The brutality of Nazism cast a dark cloud over the lives of millions of suffering people across Europe. As a child, Peter Weil was one of them. He had been born to Jewish parents, his father being a physician, in Prague, Czechoslovakia, in 1926; thus, he was 12 when Hitler invaded his homeland in 1938. The resulting Munich Crisis in which the Western Allies capitulated to Hitler’s conquest of Czechoslovakia did not bring peace, but instead accelerated the path to war the following year.
Peter’s family was shipped off to Auschwitz where his parents perished in the Nazi gas chambers. At 13, he and other youth were put on the last train out of Prague to the West, as the Second World War was about to begin. He went to England where he was placed in school, until he was of sufficient age to join the British forces combating the Nazis. He began school in Britain knowing no English, and rapidly became completely fluent in the language.
During his military service, he met his future wife, Tillie Maciejewski, a first-generation American of Polish descent who had been born in Hamtramck, Michigan, a satellite city of Detroit. Tillie was serving in the U.S. Women’s Army Corps, and later had a successful career as an administrative assistant at the Central Intelligence Agency. She was five years older than Peter, who was able to come to America as he would put it, “on her coattails.”
He and Tillie were married in Washington in 1947. They had one son, David, and lived in McLean near the C.I.A. headquarters. Neighbors recount that when Tillie was calling Peter from the yard, she would stand on the porch and shout, “Pe-tah.” Although American-born, she spoke with a slight accent.
Peter was a polyglot. He was fluent in numerous European languages. He spent his American career as a translator and interpreter at the C.I.A., where he rose to become the deputy director of the Foreign Documents Division. A neighbor once asked Peter about an Italian bicycle he recently had purchased, to which Peter typically offered in reply to write to the company in Italian with the friend’s question. He enjoyed putting his talents to practical use. He also was gifted in working with his hands, making pieces both of wood and metal.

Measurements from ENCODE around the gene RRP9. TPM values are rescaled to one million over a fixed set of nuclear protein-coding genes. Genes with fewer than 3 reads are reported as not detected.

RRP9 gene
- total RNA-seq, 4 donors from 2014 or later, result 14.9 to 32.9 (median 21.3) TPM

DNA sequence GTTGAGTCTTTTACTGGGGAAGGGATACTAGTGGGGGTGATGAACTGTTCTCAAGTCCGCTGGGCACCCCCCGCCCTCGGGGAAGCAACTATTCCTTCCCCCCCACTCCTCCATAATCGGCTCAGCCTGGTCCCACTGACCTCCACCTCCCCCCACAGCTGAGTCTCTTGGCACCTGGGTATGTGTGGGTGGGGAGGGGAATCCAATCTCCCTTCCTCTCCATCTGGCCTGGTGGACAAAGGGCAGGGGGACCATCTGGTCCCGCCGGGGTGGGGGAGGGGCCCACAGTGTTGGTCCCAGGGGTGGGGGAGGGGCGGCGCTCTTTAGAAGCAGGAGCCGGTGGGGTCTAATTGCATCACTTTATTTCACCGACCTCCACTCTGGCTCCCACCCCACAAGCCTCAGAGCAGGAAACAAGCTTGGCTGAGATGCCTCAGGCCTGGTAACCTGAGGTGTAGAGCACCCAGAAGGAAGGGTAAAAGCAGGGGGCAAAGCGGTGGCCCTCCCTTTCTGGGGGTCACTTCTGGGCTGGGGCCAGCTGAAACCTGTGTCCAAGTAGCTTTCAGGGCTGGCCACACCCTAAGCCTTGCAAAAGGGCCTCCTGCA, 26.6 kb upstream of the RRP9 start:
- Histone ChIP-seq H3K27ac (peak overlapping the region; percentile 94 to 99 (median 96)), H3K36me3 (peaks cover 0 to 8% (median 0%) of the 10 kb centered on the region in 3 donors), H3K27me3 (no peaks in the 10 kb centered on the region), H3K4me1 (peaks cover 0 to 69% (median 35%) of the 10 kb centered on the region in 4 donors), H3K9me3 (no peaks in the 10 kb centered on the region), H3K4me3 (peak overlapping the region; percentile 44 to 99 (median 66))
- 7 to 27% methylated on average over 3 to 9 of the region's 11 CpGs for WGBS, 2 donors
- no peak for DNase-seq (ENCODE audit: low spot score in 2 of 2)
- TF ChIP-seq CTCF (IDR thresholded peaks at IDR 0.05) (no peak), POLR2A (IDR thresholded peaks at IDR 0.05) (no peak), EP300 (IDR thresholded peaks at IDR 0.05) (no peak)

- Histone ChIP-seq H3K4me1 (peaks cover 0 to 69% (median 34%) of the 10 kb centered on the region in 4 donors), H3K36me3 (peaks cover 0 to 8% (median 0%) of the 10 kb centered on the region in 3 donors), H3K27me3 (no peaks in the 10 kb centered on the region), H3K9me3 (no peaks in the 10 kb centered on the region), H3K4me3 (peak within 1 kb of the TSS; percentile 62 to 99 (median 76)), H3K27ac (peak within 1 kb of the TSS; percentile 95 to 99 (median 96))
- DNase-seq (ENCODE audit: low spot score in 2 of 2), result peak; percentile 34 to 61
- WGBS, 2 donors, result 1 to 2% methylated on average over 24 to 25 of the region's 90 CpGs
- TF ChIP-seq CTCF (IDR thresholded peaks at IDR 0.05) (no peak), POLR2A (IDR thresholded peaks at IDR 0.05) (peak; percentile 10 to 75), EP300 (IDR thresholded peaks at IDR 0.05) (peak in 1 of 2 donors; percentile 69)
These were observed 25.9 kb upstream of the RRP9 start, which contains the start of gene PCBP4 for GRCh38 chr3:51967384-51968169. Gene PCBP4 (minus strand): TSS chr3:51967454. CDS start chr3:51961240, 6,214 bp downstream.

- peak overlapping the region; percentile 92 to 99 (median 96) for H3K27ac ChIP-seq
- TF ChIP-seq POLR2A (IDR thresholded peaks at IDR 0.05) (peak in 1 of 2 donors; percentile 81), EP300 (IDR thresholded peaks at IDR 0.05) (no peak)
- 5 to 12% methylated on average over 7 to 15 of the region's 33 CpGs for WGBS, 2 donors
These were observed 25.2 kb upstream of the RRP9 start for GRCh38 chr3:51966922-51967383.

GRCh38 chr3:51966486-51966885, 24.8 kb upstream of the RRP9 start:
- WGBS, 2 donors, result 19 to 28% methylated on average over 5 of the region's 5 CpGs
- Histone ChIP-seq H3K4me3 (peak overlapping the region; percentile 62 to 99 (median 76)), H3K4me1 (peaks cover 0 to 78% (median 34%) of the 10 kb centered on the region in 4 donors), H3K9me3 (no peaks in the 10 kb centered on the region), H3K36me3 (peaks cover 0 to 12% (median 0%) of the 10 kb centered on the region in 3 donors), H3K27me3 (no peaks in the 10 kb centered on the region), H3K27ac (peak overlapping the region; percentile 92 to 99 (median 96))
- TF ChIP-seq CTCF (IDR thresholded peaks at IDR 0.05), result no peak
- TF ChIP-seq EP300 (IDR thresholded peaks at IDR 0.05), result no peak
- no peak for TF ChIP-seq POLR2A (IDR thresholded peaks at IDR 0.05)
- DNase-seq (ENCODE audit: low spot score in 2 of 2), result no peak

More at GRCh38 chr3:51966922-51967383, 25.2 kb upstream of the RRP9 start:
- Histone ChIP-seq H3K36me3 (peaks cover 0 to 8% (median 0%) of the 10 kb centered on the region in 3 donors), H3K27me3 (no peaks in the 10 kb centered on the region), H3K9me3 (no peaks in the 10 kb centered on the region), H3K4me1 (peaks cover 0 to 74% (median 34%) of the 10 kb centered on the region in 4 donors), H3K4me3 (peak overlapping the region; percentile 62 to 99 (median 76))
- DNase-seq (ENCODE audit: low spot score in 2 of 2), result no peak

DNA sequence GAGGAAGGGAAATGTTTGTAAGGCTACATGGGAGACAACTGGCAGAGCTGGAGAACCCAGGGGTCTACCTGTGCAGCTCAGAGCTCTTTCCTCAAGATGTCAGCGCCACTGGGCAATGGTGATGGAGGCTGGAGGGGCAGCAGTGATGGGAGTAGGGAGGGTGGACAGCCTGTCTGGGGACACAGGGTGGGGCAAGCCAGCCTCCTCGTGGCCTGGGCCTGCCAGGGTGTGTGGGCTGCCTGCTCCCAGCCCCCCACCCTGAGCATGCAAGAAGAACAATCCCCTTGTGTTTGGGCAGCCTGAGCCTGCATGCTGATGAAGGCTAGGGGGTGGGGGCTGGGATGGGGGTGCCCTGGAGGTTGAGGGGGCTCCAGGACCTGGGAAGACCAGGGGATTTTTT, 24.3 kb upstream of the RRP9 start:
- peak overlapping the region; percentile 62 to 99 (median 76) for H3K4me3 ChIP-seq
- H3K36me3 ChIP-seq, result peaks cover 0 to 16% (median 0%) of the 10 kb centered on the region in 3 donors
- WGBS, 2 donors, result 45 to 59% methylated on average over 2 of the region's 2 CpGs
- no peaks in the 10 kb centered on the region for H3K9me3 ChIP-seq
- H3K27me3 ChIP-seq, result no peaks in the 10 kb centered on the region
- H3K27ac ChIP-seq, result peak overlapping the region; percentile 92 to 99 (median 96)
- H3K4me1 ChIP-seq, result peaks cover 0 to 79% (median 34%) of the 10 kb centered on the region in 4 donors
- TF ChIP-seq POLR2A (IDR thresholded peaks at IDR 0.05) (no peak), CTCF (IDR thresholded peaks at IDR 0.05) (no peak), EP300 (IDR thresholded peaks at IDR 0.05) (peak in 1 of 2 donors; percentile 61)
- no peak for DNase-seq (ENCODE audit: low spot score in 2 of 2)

When they retired, Peter and Tillie moved to a home they built in Quarters Cove, outside of Kilmarnock. They enjoyed crabbing and fishing in the Corrotoman River, as well as gardening. Sadly, their times of sorrow were not finished, as David died by his own hand, leaving his parents with no one but themselves.
Tillie’s health declined over a long period of time, ultimately necessitating her moving to the health care facility at Rappahannock Westminster-Canterbury, where Peter visited her every day, later moving there himself. She died in 2012 at the age of 90. Peter lived on at RWC, dying at 94 earlier this month.
Peter found talking about the experiences of his early life to be beneficial in coping with the egregious atrocities through which he was forced to live as a witness at close hand. He always spoke with gratitude for all that America had afforded him in the way of an opportunity to make a new life here for himself. He never showed any signs of bitterness.
He was a quiet and humble man who enjoyed people for themselves, one able to be interested in others without burdening them with tales of his own past sufferings. When asked, he was quite willing to speak of his early life to enlighten his listeners as to what could happen when evil triumphs. In Peter’s case, he won out over the malevolent forces that sought his extinction at an early age, to live on productively and happily for another eight decades. His was a true American success story.
Peter Gerth Weil, February 11, 1926–August 9, 2020. R.I.P.